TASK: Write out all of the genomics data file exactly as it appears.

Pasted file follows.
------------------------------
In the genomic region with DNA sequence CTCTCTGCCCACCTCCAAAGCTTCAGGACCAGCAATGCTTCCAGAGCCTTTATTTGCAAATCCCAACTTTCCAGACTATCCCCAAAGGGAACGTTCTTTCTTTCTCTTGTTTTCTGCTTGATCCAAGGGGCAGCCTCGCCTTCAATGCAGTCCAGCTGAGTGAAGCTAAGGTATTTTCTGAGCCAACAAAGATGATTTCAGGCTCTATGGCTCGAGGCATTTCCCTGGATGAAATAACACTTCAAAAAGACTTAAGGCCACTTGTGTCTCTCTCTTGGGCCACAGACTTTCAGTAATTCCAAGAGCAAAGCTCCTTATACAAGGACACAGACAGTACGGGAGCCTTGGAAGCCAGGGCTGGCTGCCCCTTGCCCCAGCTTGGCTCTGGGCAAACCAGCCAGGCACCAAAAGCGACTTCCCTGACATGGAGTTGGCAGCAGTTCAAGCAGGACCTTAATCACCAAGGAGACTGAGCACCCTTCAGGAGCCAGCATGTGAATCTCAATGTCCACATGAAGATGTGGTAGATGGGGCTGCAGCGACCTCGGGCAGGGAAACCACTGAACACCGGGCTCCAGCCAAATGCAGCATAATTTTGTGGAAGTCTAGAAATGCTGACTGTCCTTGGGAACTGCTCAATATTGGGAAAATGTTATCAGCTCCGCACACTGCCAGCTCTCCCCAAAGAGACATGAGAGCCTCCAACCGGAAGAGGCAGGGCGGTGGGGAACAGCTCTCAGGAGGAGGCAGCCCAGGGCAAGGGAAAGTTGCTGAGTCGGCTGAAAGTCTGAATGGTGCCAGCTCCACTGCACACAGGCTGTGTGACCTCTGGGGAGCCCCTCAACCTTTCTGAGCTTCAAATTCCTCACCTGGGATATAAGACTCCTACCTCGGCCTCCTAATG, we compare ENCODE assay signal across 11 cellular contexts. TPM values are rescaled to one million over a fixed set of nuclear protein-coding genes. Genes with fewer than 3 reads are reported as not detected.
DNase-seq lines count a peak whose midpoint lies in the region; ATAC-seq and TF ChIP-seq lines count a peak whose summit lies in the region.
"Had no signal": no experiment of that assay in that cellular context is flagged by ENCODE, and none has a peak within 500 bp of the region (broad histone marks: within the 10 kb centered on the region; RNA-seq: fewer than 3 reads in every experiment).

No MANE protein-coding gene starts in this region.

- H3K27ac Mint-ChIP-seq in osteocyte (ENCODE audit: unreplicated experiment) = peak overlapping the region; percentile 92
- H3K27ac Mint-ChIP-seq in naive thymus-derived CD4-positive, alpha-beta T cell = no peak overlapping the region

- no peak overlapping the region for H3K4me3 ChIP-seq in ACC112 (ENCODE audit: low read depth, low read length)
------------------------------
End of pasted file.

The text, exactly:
In the genomic region with DNA sequence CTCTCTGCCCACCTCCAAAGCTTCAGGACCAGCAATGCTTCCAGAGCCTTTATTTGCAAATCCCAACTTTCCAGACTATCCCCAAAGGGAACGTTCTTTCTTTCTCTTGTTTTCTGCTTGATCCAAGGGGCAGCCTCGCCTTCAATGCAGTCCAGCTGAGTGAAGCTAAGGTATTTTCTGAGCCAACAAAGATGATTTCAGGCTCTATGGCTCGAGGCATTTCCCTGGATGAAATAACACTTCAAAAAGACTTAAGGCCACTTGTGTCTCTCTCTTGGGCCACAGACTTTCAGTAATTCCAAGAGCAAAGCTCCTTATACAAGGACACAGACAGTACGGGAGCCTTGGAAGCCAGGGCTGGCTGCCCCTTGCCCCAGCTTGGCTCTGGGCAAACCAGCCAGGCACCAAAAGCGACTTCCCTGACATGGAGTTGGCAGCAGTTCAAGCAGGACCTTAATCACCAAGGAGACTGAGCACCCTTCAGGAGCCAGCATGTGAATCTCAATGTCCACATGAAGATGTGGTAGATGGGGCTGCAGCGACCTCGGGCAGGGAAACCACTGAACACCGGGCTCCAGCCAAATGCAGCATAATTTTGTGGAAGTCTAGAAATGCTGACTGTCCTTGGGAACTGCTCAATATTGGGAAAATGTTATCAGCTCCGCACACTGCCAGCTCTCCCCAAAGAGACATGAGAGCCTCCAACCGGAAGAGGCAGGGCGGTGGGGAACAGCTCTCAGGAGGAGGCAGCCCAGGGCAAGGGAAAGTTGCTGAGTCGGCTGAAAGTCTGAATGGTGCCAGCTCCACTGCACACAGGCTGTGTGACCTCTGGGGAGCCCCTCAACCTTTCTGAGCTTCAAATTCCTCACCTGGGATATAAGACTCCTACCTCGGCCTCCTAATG, we compare ENCODE assay signal across 11 cellular contexts. TPM values are rescaled to one million over a fixed set of nuclear protein-coding genes. Genes with fewer than 3 reads are reported as not detected.
DNase-seq lines count a peak whose midpoint lies in the region; ATAC-seq and TF ChIP-seq lines count a peak whose summit lies in the region.
"Had no signal": no experiment of that assay in that cellular context is flagged by ENCODE, and none has a peak within 500 bp of the region (broad histone marks: within the 10 kb centered on the region; RNA-seq: fewer than 3 reads in every experiment).

No MANE protein-coding gene starts in this region.

- H3K27ac Mint-ChIP-seq in osteocyte (ENCODE audit: unreplicated experiment) = peak overlapping the region; percentile 92
- H3K27ac Mint-ChIP-seq in naive thymus-derived CD4-positive, alpha-beta T cell = no peak overlapping the region

- no peak overlapping the region for H3K4me3 ChIP-seq in ACC112 (ENCODE audit: low read depth, low read length)